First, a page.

The three multiple Grammy Award winners — keyboardist Danilo Perez, cellist John Patitucci and percussionist Brian Blade — celebrate Shorter’s old and new compositions. Their three-way conversations produce a collective improvisation, unfolding and constructing music like a rhythmic and smoldering chamber recital. As they apply their considerable individual talents to the trio, each member maintains his own distinct personality.

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Clarinetest David Shifrin, violinist Ani Kavafian and pianist Andre-Michel Schub open the Artist Series Oct. 7.

“When these three virtuosos come together, they bring layers of intricate melodies, rhythm and textures, which is explosive,” said José Encarnación, director of Lawrence’s jazz studies program. “Just as light naturally stimulates sights and makes things visible, so does this trio. They bring enlightenment and illumination to all their audiences.”

While Children of the Light is partially defined by the absence of Shorter, they add new influences, particularly of Latin and jazz, that are uniquely their own.

The Kavafian–Schub–Shifrin Trio opens the Artist Series Oct. 7. Friends for 25 years, violinist Ani Kavafian, pianist Andre-Michel Schub and clarinetist David Shifrin form a trio with palpable chemistry. Each is a member of the Chamber Music Society of Lincoln Center.

Kavafian is one of the most sought after chamber musicians in the country as well as a frequent soloist. Shifrin has appeared in critically acclaimed recitals across the country and is a frequent major orchestra soloist. As a piano recitalist, orchestra soloist and chamber musician, Schub has earned critic and audience acclaim since launching his career more than 30 years ago.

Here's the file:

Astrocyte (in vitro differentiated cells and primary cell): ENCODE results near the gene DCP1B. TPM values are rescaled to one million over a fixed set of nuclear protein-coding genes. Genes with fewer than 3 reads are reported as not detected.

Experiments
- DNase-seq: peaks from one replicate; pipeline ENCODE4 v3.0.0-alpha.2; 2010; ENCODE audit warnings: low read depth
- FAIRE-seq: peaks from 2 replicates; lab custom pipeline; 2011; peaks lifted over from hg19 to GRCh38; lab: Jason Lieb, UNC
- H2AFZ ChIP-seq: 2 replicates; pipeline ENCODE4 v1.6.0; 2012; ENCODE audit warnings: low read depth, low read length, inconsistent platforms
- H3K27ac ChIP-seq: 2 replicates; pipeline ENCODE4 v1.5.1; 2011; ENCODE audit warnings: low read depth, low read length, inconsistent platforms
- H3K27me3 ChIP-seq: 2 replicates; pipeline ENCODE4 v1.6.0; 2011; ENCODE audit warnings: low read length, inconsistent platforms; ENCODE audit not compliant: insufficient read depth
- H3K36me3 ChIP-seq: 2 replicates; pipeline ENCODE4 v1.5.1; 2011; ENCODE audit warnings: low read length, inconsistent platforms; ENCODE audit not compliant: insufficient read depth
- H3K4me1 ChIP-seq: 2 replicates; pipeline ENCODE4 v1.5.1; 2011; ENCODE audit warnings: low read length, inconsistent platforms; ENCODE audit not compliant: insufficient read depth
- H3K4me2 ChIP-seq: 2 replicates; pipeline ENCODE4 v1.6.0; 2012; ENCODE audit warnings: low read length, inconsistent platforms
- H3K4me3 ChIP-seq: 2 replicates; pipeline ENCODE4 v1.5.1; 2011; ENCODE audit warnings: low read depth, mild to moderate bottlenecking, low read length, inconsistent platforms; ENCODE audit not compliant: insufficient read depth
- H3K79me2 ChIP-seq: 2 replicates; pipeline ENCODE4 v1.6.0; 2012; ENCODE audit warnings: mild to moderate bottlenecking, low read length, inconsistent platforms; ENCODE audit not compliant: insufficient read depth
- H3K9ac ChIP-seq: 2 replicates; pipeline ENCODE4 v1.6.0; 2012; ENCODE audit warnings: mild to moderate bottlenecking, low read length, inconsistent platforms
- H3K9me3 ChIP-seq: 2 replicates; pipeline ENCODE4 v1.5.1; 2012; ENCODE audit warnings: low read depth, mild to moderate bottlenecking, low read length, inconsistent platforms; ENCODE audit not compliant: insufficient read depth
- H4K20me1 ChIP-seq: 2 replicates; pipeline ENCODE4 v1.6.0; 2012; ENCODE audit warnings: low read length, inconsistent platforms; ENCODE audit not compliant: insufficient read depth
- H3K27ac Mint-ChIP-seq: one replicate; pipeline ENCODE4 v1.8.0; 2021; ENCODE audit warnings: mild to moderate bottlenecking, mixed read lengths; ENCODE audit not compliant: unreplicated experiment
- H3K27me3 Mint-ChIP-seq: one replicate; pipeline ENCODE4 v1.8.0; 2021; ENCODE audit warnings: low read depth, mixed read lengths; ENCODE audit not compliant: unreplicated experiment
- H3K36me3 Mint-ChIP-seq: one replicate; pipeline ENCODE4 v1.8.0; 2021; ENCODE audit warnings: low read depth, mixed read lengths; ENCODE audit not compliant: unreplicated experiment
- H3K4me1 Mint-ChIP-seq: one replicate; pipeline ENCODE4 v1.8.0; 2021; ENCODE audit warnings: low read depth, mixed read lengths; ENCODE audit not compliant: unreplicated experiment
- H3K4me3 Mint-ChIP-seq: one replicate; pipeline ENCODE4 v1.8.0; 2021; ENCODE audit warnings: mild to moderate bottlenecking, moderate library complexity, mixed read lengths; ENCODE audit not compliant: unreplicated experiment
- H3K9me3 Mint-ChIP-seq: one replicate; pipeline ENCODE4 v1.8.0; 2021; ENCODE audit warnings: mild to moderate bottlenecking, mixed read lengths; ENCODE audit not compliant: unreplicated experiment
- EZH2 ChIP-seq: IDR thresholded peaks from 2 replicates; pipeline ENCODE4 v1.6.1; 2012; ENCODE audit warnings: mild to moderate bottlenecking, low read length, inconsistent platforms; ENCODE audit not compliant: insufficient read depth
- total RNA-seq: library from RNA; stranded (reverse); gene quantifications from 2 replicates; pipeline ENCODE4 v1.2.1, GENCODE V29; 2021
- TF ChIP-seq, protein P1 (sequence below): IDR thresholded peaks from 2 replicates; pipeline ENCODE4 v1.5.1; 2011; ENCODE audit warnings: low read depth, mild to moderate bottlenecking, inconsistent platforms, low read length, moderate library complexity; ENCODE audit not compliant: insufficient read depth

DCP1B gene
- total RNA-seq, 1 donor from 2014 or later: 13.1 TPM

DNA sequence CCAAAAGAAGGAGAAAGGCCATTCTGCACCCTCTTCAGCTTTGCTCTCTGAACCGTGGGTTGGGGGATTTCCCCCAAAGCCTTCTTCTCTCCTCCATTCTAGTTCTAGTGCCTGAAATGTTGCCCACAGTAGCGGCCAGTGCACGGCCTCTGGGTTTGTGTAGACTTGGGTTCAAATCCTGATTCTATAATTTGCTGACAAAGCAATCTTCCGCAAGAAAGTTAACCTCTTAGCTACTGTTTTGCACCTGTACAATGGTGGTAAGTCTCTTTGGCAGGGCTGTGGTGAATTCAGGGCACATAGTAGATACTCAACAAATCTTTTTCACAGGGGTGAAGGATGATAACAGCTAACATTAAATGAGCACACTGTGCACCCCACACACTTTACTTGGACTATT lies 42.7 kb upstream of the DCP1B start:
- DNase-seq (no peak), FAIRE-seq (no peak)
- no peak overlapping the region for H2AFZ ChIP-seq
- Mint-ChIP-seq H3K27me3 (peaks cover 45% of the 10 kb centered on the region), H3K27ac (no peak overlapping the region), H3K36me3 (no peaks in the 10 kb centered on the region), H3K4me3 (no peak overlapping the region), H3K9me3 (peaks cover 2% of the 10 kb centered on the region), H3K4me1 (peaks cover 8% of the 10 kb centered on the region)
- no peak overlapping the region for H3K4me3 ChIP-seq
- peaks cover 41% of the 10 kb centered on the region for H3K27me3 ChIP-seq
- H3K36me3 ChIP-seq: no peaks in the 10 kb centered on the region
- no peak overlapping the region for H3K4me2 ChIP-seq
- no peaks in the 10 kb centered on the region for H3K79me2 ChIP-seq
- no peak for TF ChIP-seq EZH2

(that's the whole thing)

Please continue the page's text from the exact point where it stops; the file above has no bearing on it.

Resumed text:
The trio’s programs include themes of dance, folk and French connections, highlighting a diverse range of 19th- and 20th-century works.

“Just as light naturally stimulates sights and makes things visible, so does this trio. They bring enlightenment and illumination to all their audiences.”
— José Encarnación on Children of Light Trio

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The internationally acclaimed Elias String Quartet graces the Lawrence Memorial Chapel stage Feb. 3.

The Elias String Quartet, internationally acclaimed as one of the leading ensembles of its generation, performs Feb. 3, 2017. Known for its intense and vibrant performances, the quartet has traveled the globe collaborating with some of the finest musicians and playing in the world’s great venues.

In 2015, the quartet completed their ground-breaking Beethoven Project, performing and recording the complete string quartets of Beethoven. The project was broadcast by BBC Radio 3 and performed in 11 major venues in the UK.

The quartet has been recognized with the 2010 BBC Music Magazine’s Newcomer of the Year Award and a 2013 Mentoring Scholarship from the Beethoven-Haus in Bonn.

Closing out the Artist Series, Roomful of Teeth makes a return visit April 7, 2017. The ensemble performed at Lawrence in 2014 as part of the college’s New Music Series.

Classically trained vocalists, RoT performs an eclectic repertoire commissioned specifically for the group, branching into everything from Tuvan throat singing, yodeling, Korean P’ansori and Hindustani music.

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The eclectic Roomful of Teeth makes its second appearance at Lawrence on April 7.

The New York Times has described their distinct style as “voices and percussion meshed to a colorful effect, the story propelled by a high-energy blend of stylistic influences including reggae, hip hop and rock.”

In March 2015, RoT performed the world premiere of “Drone Mass” by Icelandic composer Johann Johannsson, whose score for the film “The Theory of Everything” was nominated for an Academy Award.